2. The plaintiffs have filed this revision petition. The first contention relates to the liability of the 5th defendant. Mr. Rajagopala Chariar has addressed to me an exhaustive argument on the question. There is some dispute as to the character in which the 5th defendant signed the promissory note. The plaintiffs regarded him as a compromiser with the 1st defendant. The 5th defendant pleaded that he signed only as a surety. The Subordinate Judge without deciding the point held that the claim against the 5th defendant was barred. I am not prepared without further consideration to accede to the argument of Mr. Ganesa Aiyar that it is not open to a party who signs a document to show that he was not the principal debtor Narasimhamurthi Sastry v. Ramaswamy Chetty (1913) M.W.N. 336 lends some support to this contention. But in Venkatasubbiah Chetty v. Govindarajulu Naidu 3 M.L.T. 259 it was held that a person can show that he signed a document in the capacity of an agent. I shall, therefore, decide this case on the footing that the 5th defendant was only a surety. Even in that view, I fail to see how the payment by the 1st defendant can keep the liability alive against the 5th defendant. Section 4 of Act XIV of 1859 enacted that if more than one person was liable for a debt, none of them shall become chargeable 'by reason only of a written acknowledgment signed by either of them.' Part-payment stands on the same footing. The principle was thus recognised that one of the promisors should not by his individual act render his compromiser liable. The Limitation Act of 1871 referred specially to the cases of several partners or executors. In the Act of 1877, the provision was extended to joint contractors and mortgages. These extensions must be regarded as illustrations of the general principle enunciated in the Act of 1859. I cannot accept the contention of the learned Vakil for the petitioners that the proviso in Section 2l of the Act is exhaustive of the persons for whose benefit the protection was intended. The test in each case will be whether the person who keeps alive the debt had express or implied authority to act on behalf of those against whom limitation is to be arrested. In cases where the liability is several, it will have to be established clearly that the persons to be bound allowed themselves to be represented by the person who makes the part-payment. The decision in Gopal Daji Sathe v. Gopal bin Sonu Rait 5 Bom. L.R. 1020 is directly in point, and has been followed in Sami Ayangar v. Laxmi 9 Ind. Cas. 8. I cannot regard Velayudam Pillai v. Vaithyalingam Pillai 17 Ind. Cas. 619 as throwing any doubt on the correctness of the above decisions. The English decisions to which my attention was drawn proceeded on the language of the particular Statute. I have not been shown any provision in that or any other Statute which corresponds to Section 21 of the Limitation Act. Even apart from authority, I am of opinion that the words 'joint contractor' in Section 21 would apply to a surety. So far as the promisee is concerned, the surety's liability is co-extensive with that of the principal debtor, whatever may be the relationship inter se between the two. Section 48 of the Contract Act, to my mind, shows by the explanation that the surety is in the position of a joint promisor. It is not necessary to be a joint promisor that the liability of both towards the promisee should be in all particulars of the same character. It is enough if the liabilities are co-extensive with that of the principal debtor. Krishna Chandra v. Bhairab Chandra 9 C.W.N. 868 do not touch this case. I, therefore, agree with the Subordinate Judge that the suit is barred as against the 5th defendant.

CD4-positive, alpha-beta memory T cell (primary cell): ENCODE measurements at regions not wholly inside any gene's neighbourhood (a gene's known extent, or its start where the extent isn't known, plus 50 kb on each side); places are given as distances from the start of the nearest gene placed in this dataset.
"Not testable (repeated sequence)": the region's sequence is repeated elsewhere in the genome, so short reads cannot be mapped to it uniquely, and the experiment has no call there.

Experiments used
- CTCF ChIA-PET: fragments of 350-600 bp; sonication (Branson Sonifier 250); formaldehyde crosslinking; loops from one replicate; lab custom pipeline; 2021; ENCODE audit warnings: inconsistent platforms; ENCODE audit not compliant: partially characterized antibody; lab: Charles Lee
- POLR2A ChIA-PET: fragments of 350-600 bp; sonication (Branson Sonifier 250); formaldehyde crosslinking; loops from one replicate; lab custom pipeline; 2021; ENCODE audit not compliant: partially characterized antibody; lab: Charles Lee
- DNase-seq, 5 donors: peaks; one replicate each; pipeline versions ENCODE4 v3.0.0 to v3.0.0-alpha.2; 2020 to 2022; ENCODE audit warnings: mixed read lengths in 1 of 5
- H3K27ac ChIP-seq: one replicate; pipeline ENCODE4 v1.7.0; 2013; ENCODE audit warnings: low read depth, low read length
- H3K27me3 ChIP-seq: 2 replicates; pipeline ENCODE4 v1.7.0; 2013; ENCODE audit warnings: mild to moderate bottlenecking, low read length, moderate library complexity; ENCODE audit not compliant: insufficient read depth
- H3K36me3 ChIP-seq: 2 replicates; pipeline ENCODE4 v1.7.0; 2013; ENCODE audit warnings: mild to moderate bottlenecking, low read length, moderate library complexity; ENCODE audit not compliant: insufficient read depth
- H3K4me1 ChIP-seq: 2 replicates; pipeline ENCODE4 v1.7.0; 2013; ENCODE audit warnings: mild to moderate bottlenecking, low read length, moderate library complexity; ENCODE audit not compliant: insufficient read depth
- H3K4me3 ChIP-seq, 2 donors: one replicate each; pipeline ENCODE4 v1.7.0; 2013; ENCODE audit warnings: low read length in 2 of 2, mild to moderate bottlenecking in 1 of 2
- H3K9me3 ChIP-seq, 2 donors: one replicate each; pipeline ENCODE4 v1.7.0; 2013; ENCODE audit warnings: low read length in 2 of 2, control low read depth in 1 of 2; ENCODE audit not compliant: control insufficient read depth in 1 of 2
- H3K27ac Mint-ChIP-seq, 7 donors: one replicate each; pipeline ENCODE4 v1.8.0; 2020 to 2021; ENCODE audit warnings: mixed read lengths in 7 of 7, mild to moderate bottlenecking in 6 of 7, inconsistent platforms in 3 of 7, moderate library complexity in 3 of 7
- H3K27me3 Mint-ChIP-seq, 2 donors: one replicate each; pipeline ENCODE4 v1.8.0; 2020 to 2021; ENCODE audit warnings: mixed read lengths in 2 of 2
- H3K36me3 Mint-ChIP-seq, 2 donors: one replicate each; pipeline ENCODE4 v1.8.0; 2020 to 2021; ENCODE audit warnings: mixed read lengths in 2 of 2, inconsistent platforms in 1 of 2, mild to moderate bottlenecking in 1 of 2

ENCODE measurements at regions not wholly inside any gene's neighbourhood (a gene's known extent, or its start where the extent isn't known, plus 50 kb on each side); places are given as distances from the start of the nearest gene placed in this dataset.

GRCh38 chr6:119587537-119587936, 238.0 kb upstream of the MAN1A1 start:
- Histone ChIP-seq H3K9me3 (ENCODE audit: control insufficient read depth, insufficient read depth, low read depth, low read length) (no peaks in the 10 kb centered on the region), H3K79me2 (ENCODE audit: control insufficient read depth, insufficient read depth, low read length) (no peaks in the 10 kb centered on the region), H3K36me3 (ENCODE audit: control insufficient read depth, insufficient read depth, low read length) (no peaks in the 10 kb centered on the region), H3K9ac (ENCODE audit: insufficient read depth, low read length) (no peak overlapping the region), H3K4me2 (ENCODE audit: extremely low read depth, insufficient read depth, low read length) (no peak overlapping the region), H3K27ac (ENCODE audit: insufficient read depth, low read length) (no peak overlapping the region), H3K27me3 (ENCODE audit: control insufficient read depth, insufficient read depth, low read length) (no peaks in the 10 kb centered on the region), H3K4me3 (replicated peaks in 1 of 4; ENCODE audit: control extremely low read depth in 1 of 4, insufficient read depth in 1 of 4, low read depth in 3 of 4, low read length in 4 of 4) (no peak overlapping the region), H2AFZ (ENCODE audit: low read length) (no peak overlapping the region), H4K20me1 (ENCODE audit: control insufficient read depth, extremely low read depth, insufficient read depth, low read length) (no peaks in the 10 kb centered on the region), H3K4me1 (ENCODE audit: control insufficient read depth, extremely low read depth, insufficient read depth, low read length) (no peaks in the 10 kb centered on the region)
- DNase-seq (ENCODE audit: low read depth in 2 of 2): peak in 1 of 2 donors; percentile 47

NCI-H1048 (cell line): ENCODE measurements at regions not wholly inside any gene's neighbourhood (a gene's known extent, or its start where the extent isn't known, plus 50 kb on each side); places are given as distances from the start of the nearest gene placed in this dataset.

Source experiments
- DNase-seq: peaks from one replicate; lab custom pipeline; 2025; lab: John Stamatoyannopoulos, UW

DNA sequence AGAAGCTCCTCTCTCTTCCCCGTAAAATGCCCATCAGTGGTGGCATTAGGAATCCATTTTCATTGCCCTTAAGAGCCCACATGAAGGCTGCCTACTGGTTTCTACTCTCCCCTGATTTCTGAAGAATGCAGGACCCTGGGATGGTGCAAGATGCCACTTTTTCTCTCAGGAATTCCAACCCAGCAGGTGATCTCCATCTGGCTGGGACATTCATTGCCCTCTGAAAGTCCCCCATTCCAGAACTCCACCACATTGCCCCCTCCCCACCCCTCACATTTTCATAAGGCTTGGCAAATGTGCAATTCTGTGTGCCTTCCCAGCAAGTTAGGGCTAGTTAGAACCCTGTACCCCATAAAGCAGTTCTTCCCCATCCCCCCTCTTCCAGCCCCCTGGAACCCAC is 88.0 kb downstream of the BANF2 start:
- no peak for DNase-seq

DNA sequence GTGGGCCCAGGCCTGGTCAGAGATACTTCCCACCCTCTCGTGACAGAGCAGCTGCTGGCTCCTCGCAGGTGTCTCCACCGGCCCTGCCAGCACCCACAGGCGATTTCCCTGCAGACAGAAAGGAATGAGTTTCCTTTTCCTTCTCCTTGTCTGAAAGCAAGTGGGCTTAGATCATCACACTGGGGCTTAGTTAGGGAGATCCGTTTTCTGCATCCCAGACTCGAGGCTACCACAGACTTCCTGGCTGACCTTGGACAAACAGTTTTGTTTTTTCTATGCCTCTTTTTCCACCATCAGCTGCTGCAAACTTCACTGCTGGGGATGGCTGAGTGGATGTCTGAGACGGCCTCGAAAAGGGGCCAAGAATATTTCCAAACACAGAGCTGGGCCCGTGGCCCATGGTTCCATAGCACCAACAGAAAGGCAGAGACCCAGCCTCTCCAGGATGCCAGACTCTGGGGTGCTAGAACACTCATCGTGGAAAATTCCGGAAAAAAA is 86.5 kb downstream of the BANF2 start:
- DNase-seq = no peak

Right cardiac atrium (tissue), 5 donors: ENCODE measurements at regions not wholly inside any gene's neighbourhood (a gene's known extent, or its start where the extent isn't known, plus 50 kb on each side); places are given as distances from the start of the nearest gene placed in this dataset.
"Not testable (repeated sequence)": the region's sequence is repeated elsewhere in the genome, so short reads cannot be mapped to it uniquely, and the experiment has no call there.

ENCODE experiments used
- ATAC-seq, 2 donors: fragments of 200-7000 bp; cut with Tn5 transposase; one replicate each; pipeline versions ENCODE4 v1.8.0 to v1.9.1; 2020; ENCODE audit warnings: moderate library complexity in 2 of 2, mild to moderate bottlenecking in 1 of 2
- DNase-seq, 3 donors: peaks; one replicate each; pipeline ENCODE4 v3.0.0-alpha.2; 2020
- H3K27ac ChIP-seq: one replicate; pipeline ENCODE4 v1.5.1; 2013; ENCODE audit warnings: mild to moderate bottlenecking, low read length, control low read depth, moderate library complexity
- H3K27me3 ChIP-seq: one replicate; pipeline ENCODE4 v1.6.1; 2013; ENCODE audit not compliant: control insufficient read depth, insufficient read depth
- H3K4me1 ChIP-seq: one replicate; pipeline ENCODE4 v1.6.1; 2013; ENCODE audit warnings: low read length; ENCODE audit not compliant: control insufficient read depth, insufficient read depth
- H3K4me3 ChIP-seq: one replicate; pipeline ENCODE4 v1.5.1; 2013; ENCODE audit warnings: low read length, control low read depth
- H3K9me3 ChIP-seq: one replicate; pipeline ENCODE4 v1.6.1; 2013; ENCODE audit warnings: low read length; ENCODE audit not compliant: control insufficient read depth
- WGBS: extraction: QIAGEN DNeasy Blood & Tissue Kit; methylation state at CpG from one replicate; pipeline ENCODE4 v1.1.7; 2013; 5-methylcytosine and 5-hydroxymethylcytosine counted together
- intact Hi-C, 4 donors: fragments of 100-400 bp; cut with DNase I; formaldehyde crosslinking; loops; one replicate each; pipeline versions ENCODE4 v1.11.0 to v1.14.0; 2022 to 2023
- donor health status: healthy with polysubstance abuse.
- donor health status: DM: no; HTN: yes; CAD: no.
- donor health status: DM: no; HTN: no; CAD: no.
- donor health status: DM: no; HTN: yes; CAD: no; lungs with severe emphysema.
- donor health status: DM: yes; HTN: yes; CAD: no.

3. I am, however, unable to uphold his order regarding payment by instalments. There is absolutely no evidence on the record to show that the counter-petitioners are unable to pay the debt. Ordinarily a decree-holder is entitled to have all his remedies against a judgment-debtor. Exceptional circumstances will have to be proved to grant any exemption from the general liability. It is said that the defendants own immoveable property. If that is so, the order will have to be re-considered. Moreover the extension of the operation of a decree over such a long period as four years must be supported by very strong circumstances. I must ask the Subordinate Judge to return a finding, after taking such fresh evidence as may be tendered, whether the defendants are entitled to claim payment by instalments and if so, what is the amount of the instalment which can reasonably be enforced against them.

4. The Subordinate Judge of Trichinopoly will submit his finding within two months from the date of the receipt of records and seven days will be allowed for filing objections.

5. In compliance with the order contained in the above judgment, the Subordinate Judge of Trichinopoly submitted the following.

Finding

6. I am, therefore, unable to find that the defendants are entitled to claim payment by instalments in respect of the claim in this suit and that if they should be permitted to pay in instalments, they can afford to pay more than Rs. 7 per mensem towards the suit debt.

7. This petition coming on for final hearing to-day after the return of the finding of the lower Court upon the issue referred by this Court for trial, the Court delivered the following.

Judgment

8. I accept the finding and modify the decree of the Subordinate Judge by striking out the direction to pay the decree by instalments. Each party will bear his own costs in this Court.